Birth of indigenisation super minister

IN May last year Public Service minister Eliphas Mukonoweshuro took umbrage at his MDC-T colleague Finance minister Tendai Biti’s announcement that government had frozen civil servants’ salaries.

His gripe was that the Finance minister was encroaching into his purview as Labour minister. He warned Biti that “government did not operate on the basis of super ministers”.

“All issues pertaining to the Ministry of Public Service, i.e., remuneration issues, conditions of service, human resources policy and management, etc, are the responsibility and central mandate of the responsible minister and no one else,” Mukonoweshuro said.

“This government does not operate on the basis of super ministers who may frequently arrogate to themselves responsibilities that are neither in their present province of competence nor designated mandate.”

There is perhaps no greater evidence of this arrogation of overarching powers by a minister than the influence that Indigenisation and Youth minister Saviour Kasukuwere is exerting across portfolios in the unity government.

Biti’s actions, like those of any Finance minister, are bound to encroach into domains of other ministries. His colleagues, as was the case with Mukonoweshuro, can however publicly censure him for trespassing. Kasukuwere is however living a charmed life. Who in Zanu PF can publicly raise a finger against him at the moment?

He has become a super minister who currently has the nation in a spin as he throws his weight around, and in many an instance, literally.

This newfound power has been given impetus by President Robert Mugabe, constantly urging him to target certain firms for expropriation.

He now carries the President’s brief on the indigenisation project and isn’t he loving it; like a kid with a new toy.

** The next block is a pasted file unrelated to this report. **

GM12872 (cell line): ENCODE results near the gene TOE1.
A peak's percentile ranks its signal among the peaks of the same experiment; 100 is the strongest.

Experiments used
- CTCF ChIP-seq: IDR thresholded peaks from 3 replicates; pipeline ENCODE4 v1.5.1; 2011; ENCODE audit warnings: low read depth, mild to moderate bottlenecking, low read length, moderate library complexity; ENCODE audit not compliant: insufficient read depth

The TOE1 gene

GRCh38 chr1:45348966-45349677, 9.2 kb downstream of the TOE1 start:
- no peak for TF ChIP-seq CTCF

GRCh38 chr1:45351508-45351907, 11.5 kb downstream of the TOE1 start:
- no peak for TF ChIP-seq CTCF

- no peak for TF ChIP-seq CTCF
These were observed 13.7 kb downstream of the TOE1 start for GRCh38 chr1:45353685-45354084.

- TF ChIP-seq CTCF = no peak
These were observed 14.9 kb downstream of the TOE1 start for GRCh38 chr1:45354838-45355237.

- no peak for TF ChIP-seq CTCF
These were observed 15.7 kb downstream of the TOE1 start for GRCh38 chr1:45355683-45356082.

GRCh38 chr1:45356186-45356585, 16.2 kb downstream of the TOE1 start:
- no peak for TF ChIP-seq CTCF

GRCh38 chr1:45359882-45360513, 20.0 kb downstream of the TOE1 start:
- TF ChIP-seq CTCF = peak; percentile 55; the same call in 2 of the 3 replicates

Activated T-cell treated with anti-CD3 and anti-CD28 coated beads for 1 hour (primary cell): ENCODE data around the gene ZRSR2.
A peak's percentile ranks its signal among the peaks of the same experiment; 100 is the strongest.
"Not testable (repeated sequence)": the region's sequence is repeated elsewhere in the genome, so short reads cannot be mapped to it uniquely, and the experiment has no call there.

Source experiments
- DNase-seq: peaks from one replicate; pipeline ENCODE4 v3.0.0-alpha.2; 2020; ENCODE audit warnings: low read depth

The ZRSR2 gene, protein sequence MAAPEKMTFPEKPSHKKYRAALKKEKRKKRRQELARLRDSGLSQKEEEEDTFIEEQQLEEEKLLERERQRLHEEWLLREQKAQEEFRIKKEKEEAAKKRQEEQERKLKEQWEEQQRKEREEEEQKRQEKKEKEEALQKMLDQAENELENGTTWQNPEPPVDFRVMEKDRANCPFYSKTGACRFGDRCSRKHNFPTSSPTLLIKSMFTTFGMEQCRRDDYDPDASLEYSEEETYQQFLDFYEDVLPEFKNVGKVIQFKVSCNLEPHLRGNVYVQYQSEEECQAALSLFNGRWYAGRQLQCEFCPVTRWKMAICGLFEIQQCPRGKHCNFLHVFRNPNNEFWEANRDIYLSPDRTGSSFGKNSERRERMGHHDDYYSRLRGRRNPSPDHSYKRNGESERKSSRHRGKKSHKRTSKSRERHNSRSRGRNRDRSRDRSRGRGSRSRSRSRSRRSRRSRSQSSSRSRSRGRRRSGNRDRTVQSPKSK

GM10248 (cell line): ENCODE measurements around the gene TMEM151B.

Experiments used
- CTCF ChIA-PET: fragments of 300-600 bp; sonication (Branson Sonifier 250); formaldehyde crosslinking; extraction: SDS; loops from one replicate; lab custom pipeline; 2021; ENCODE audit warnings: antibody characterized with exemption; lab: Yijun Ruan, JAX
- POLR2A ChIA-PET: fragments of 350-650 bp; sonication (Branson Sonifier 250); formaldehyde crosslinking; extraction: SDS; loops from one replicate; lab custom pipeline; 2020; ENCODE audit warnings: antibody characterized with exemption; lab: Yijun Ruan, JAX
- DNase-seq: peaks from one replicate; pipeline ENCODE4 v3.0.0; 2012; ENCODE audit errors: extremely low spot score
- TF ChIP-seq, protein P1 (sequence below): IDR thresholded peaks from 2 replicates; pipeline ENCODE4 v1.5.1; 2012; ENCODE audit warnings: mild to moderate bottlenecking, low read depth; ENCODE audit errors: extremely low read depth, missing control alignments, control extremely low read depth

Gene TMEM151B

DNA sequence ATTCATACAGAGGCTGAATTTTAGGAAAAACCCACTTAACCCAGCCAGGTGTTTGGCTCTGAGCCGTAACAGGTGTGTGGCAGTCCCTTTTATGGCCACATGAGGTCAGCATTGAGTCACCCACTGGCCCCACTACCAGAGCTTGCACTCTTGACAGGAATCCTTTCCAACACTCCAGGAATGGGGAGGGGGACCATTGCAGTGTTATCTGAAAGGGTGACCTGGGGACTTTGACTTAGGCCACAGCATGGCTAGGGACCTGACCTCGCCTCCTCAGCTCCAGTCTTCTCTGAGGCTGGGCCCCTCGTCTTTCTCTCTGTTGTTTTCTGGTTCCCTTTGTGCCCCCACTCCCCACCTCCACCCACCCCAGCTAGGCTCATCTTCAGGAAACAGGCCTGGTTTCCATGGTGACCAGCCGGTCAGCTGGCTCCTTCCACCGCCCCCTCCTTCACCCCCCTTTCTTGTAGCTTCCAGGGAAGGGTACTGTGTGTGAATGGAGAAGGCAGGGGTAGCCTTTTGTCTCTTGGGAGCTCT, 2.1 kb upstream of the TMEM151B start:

His boisterous behaviour at a business dialogue organised by our sister paper the Zimbabwe Independent last year, was no flash in the pan. He is enjoying his place in the sun.

As the presidential wind blows under Kasukuwere’s wings, what is more than apparent is the power that the minister now wields in other portfolios including those that are held by his colleagues in Zanu PF.

He can decide investment policy and who invests in banking, mining, industry, farming, tourism and infrastructure development.

All these sectors are manned by whole ministers who now have Kasukuwere as an unseen guest at all meetings with potential investors.

His feverish behaviour however, we are told, is an agitation for equitable distribution of wealth.

But cynics like myself are worried whether with his newfound political power, Kasukuwere would achieve the desired goals of wealth distribution and at the same time ensure that the economy continues on the recovery path.

Political ambition and sweeping legislative power are not always the right ingredients to achieving prudent development in a country.

Kasukuwere’s political power is not just resident in the word of the President but also in the indigenisation law, which is laced with clauses that appear to have been crafted to transfer wealth to a specific group of people.

The minister, under the law, is empowered to come up with a register of persons who are potential beneficiaries of controlling interests in non-indigenous businesses.